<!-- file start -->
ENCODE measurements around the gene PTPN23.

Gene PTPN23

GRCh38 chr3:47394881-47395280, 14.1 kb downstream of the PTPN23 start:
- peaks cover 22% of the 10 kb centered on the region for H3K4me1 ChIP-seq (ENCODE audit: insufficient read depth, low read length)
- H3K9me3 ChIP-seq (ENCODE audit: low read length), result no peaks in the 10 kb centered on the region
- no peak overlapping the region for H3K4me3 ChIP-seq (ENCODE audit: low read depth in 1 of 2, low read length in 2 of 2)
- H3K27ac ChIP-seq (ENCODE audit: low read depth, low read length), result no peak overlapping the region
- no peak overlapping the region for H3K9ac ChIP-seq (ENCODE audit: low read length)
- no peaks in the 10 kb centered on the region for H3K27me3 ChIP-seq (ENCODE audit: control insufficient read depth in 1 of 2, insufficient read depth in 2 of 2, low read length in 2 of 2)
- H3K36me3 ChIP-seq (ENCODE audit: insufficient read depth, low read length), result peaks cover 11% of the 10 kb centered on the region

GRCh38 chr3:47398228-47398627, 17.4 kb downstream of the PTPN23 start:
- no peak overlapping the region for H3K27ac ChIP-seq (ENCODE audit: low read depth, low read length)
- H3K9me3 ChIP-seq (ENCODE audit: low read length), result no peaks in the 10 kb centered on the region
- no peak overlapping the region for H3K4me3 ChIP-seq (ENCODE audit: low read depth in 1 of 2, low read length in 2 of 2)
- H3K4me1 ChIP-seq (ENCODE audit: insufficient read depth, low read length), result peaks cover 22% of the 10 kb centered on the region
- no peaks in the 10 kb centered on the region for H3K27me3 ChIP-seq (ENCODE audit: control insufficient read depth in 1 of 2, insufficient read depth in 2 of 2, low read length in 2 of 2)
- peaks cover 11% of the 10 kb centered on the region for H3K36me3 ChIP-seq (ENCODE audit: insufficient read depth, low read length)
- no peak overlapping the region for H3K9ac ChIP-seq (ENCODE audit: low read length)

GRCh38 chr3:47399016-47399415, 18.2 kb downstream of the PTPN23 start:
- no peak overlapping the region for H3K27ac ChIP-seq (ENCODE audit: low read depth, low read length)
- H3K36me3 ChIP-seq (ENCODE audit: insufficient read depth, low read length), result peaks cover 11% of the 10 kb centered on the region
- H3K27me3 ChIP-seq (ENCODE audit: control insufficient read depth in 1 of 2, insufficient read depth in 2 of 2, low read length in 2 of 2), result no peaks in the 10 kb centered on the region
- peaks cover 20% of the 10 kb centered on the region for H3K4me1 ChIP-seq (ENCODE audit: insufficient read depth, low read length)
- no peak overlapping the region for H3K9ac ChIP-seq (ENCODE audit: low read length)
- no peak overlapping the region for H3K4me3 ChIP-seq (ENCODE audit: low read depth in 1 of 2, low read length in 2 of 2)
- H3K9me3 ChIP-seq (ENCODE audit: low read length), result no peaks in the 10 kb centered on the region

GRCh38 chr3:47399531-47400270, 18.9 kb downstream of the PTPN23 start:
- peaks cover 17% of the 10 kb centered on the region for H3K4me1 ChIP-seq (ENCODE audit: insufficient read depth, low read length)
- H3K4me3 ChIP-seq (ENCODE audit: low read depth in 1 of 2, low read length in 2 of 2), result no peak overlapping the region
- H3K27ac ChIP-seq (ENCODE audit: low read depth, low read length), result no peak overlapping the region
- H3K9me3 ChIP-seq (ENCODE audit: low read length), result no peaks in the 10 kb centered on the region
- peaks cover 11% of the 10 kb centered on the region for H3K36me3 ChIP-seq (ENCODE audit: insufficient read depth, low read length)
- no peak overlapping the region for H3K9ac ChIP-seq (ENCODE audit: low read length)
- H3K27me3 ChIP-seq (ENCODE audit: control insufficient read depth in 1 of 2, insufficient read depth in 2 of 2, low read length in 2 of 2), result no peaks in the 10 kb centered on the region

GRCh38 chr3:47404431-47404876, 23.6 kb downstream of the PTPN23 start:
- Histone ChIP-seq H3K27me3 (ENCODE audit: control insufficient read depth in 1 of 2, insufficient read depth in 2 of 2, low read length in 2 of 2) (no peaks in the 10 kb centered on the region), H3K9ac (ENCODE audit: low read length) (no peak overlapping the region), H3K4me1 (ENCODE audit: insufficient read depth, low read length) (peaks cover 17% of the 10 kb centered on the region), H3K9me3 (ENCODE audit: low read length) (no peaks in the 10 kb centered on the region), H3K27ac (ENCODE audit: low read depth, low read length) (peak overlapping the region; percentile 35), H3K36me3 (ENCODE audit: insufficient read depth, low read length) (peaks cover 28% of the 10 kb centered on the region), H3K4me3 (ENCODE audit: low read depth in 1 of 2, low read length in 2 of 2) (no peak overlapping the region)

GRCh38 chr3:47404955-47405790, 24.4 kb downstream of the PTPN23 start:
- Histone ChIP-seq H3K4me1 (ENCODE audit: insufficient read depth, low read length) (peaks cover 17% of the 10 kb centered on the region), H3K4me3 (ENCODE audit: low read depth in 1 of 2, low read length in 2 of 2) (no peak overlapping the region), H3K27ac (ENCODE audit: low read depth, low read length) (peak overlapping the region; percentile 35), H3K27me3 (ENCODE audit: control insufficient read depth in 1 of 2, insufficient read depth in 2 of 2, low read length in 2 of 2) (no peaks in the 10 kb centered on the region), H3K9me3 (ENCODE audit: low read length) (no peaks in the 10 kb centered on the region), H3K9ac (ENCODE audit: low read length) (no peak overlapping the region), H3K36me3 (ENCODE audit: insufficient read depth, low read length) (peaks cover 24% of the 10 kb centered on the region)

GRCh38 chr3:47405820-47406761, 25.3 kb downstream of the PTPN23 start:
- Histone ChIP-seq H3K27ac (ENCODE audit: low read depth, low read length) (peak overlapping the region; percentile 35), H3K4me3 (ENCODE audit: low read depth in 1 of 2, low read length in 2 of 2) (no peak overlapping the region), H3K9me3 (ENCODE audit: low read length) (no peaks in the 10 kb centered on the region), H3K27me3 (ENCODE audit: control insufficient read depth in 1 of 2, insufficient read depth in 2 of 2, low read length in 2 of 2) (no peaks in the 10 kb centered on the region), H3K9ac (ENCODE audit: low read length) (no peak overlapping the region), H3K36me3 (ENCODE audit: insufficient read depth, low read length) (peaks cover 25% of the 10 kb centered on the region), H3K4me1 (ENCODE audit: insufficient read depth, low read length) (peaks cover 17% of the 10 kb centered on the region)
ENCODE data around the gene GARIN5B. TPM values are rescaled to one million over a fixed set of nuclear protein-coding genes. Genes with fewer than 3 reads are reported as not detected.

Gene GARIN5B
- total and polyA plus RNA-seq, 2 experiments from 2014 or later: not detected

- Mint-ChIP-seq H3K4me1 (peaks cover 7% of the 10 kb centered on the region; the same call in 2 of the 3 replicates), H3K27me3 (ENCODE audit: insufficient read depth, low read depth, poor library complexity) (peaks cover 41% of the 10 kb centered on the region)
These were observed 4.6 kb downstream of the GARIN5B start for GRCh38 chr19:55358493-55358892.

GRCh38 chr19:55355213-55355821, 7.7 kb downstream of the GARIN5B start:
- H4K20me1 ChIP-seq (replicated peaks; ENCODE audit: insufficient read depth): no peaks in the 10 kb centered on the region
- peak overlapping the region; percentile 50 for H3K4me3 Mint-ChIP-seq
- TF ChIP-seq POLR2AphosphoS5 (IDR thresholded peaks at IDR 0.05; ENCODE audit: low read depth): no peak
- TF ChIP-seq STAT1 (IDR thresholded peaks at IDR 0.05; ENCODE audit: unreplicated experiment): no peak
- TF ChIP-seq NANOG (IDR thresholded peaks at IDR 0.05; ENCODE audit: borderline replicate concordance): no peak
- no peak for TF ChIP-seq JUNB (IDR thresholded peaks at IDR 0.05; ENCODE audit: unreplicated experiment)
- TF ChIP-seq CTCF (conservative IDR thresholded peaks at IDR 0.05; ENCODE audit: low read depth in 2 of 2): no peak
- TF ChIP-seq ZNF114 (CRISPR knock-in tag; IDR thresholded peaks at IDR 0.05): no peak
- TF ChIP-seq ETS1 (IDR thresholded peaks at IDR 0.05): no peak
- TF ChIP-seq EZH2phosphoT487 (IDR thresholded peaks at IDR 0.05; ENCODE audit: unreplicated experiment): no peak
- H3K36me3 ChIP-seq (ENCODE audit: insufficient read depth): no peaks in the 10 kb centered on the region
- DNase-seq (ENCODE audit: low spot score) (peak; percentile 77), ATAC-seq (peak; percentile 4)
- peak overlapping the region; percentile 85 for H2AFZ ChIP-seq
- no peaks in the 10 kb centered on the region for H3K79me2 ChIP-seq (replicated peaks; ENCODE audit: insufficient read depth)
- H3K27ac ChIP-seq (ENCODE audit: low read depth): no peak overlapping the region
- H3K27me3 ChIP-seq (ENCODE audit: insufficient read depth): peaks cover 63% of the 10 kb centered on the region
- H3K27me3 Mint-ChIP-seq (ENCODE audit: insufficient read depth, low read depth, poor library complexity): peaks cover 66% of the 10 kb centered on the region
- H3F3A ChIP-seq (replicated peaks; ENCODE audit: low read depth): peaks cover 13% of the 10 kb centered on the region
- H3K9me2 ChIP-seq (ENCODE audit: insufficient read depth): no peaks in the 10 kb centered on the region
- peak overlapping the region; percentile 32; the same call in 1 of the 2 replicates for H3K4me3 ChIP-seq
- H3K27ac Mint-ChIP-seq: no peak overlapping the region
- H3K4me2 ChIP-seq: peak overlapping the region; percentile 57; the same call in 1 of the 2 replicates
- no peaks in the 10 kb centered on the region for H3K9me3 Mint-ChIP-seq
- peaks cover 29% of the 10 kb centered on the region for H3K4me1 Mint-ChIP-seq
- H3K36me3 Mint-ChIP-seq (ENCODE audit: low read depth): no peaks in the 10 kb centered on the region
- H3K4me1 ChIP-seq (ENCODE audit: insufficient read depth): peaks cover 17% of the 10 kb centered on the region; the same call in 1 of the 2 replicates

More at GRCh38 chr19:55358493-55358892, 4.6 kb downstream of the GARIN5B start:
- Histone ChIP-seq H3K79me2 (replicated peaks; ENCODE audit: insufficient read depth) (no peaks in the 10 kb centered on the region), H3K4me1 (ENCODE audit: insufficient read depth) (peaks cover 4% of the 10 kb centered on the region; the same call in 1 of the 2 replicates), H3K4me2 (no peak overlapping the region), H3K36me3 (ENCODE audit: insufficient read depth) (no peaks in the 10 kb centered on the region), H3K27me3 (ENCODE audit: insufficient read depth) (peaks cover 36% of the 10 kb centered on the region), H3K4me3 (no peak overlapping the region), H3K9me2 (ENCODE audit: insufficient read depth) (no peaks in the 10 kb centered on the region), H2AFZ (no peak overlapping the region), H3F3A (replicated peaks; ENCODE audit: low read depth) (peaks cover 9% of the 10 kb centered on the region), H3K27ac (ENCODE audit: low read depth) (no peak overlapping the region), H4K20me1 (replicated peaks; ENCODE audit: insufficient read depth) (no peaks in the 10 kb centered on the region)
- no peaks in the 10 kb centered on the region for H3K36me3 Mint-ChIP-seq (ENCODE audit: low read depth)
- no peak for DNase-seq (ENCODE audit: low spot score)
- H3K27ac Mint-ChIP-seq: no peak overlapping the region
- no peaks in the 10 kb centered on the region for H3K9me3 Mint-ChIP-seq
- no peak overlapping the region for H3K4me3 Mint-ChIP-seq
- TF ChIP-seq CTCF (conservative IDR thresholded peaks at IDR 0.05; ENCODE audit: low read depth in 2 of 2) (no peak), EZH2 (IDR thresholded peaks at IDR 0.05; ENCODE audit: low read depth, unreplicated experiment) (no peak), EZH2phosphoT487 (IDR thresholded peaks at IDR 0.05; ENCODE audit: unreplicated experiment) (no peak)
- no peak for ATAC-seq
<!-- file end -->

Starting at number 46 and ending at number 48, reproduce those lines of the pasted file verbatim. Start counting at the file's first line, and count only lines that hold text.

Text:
GRCh38 chr19:55355213-55355821, 7.7 kb downstream of the GARIN5B start:
- H4K20me1 ChIP-seq (replicated peaks; ENCODE audit: insufficient read depth): no peaks in the 10 kb centered on the region
- peak overlapping the region; percentile 50 for H3K4me3 Mint-ChIP-seq